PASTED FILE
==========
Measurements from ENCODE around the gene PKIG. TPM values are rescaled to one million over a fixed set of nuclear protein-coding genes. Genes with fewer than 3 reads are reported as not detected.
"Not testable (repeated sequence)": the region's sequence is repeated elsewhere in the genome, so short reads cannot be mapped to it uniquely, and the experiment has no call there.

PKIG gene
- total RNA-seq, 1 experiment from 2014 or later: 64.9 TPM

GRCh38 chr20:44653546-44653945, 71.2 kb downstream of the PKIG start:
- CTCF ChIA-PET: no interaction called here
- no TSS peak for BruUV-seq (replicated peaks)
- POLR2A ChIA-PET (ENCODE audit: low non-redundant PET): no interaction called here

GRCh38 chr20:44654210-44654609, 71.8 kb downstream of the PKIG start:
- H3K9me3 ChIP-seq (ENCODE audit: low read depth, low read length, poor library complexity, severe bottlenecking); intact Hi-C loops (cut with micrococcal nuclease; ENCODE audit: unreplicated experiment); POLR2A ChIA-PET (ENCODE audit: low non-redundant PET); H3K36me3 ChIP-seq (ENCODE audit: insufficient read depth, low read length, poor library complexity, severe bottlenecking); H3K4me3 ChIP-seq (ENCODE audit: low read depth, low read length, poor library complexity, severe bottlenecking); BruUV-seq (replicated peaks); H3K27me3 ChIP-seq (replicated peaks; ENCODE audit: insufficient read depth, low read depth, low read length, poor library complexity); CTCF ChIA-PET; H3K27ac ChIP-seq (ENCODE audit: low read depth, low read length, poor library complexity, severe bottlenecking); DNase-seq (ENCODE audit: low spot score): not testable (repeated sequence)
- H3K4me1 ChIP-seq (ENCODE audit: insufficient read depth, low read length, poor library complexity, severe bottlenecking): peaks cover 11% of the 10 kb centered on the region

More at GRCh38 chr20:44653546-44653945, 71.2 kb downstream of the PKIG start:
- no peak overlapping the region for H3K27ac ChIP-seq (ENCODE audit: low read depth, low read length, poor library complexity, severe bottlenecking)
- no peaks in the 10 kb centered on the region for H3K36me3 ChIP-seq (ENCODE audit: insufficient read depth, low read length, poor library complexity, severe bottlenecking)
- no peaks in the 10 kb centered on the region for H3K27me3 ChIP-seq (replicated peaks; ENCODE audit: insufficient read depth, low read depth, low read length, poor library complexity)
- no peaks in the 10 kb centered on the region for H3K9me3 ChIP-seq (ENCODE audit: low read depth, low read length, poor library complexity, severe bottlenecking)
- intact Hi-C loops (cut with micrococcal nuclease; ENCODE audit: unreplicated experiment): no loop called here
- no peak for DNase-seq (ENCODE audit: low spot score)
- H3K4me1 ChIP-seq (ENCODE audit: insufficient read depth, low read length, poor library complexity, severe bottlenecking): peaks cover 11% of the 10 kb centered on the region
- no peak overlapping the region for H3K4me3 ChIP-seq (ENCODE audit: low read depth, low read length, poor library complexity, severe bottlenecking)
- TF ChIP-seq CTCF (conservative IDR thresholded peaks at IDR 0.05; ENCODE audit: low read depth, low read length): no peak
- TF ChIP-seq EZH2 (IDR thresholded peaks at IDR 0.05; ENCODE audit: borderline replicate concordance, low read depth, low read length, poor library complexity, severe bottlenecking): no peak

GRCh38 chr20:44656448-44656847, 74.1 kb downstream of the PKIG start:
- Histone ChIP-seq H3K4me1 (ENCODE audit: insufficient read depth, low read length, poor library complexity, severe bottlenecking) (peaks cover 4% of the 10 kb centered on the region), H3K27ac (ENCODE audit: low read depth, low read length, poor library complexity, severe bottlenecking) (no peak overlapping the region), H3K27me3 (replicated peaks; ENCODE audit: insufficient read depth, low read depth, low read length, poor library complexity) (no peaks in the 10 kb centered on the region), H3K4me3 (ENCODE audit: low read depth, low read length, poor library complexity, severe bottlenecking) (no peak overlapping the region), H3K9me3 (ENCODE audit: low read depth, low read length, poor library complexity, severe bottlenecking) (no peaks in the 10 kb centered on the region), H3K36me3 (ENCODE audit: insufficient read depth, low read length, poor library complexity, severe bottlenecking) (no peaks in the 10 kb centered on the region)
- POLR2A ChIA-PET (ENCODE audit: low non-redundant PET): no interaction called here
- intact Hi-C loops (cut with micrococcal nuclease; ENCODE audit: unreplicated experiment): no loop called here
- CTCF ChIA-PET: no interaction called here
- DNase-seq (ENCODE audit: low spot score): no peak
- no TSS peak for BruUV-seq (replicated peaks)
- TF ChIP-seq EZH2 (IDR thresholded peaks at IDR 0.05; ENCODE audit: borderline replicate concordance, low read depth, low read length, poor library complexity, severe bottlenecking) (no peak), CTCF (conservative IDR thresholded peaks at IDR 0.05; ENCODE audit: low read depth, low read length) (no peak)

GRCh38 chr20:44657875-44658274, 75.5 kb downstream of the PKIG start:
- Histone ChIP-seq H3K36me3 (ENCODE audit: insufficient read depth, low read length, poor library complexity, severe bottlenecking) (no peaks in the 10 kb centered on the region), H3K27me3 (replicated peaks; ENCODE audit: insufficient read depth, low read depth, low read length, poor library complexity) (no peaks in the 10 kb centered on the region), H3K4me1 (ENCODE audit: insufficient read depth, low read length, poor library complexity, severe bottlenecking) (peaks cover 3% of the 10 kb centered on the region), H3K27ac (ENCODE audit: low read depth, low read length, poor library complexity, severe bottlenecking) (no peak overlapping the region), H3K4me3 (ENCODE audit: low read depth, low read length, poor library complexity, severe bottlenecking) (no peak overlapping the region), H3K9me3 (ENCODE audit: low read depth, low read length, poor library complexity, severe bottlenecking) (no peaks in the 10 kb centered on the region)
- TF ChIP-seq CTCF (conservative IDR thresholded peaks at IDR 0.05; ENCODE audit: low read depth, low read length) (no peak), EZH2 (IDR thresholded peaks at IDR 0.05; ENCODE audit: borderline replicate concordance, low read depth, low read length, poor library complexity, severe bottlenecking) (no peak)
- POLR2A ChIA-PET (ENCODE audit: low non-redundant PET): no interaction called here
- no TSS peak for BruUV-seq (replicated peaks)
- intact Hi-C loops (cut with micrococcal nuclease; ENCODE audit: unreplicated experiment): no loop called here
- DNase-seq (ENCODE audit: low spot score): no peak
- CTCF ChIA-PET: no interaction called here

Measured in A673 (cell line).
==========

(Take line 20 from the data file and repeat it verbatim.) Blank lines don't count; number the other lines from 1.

- no peak overlapping the region for H3K4me3 ChIP-seq (ENCODE audit: low read depth, low read length, poor library complexity, severe bottlenecking)